Utilizing Chemistry to Harness RNA Interference Pathways for Therapeutics: Chemically Modified siRNAs and Antagomirs
Small molecule pharmaceutical drugs meet the “Lipinski Rules,” which state that drugs with favorable absorption, distribution, metabolism, and elimination (ADME) properties have certain physical characteristics, including a high lipophilicity, presence of not more than five hydrogen bond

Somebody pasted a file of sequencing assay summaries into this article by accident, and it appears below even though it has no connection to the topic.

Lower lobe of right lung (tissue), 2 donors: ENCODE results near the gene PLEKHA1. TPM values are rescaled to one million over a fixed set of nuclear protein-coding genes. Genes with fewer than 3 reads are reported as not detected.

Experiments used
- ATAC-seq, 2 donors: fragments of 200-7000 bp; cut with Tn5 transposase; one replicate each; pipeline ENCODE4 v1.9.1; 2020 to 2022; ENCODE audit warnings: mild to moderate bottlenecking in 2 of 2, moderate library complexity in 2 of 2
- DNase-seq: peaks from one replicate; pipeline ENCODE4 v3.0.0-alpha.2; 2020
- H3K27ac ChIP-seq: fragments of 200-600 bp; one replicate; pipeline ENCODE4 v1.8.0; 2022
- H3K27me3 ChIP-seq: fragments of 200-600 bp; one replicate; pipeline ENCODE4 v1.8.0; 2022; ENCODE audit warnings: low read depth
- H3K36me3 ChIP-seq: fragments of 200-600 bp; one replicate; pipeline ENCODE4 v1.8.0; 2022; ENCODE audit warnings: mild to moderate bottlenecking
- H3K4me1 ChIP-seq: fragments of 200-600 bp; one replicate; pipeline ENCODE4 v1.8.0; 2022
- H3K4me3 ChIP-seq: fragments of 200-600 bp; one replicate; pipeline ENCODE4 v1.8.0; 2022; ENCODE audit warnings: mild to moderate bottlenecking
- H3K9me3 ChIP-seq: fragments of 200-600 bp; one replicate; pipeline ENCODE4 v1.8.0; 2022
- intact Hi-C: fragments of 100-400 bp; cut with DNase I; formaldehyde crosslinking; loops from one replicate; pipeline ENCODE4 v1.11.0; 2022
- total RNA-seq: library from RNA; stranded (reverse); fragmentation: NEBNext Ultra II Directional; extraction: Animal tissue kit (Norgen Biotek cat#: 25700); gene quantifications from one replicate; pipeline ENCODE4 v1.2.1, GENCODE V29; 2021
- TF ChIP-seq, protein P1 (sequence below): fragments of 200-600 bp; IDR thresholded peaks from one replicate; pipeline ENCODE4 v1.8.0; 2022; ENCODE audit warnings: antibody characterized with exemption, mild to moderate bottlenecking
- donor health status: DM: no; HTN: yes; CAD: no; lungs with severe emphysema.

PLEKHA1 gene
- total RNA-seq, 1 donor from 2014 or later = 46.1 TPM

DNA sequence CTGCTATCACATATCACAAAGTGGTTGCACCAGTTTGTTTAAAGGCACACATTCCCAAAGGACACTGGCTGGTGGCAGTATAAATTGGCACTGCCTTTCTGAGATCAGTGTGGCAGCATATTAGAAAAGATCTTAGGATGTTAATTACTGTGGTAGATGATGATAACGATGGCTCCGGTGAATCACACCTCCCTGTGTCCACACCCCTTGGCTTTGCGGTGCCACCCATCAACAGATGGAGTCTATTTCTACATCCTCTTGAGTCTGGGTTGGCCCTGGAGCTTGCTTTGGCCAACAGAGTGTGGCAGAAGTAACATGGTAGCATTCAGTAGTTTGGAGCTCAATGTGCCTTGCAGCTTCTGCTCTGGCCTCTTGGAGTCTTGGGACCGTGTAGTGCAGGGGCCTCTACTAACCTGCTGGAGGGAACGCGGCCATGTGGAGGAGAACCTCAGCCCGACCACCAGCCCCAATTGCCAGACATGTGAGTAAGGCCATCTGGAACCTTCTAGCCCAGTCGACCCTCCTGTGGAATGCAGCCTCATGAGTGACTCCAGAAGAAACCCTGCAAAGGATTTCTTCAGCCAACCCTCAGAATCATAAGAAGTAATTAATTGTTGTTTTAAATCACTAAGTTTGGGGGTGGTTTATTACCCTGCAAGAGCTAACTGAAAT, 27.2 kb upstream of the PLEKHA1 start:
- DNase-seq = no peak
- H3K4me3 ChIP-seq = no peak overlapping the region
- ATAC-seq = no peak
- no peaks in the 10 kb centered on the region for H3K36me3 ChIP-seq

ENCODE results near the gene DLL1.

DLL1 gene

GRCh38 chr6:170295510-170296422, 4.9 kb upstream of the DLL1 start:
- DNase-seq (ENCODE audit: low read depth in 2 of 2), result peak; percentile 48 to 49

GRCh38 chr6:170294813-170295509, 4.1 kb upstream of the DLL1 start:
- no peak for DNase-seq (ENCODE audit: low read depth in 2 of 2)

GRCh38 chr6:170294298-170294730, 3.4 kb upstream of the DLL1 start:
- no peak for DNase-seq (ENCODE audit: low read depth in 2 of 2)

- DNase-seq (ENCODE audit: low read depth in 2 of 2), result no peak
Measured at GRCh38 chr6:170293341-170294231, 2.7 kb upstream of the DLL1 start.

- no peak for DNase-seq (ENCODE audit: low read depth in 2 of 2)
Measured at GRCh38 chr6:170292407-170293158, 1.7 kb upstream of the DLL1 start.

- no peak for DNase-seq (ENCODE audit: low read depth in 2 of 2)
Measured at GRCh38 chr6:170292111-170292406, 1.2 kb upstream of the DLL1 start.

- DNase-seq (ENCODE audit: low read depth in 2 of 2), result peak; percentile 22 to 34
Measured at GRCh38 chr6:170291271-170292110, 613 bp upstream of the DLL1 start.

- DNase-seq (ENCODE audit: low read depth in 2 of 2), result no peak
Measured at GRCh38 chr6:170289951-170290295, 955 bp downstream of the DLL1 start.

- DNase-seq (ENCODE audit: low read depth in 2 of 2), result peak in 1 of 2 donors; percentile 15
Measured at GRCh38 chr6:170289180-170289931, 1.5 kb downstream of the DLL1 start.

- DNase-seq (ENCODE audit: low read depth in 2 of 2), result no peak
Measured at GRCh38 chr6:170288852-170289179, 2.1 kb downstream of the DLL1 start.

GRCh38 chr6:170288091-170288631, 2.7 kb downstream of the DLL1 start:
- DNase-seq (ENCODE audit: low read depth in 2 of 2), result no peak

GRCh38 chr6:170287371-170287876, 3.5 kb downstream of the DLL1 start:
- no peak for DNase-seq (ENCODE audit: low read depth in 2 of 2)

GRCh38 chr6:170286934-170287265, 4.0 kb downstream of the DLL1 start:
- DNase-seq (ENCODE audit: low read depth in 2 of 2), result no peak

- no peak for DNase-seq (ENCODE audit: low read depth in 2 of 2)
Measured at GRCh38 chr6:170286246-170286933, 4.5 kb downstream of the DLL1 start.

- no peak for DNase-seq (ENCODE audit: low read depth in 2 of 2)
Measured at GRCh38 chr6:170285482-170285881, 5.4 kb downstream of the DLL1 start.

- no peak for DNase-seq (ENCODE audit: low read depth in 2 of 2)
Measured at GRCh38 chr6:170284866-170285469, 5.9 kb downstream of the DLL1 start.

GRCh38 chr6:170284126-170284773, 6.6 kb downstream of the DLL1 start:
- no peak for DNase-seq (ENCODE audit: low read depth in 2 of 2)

donors and ten hydrogen bond acceptors, and molecular weight not more than 500. In sharp contrast, short interfering RNAs (siRNAs) lack these drug-like properties due to their large size (two turns of a nucleic acid double helix), nearly 40 anionic charges (due to the phosphodiester backbone), and high-molecular-weight (over 13 kDa). In aqueous solution, with their sugar-phosphate backbone exposed to water, siRNAs are extremely hydrophilic and heavily hydrated. Furthermore, siRNAs are very unstable in serum due to susceptibility to degradation by serum nucleases, contributing to their short half-life in vivo.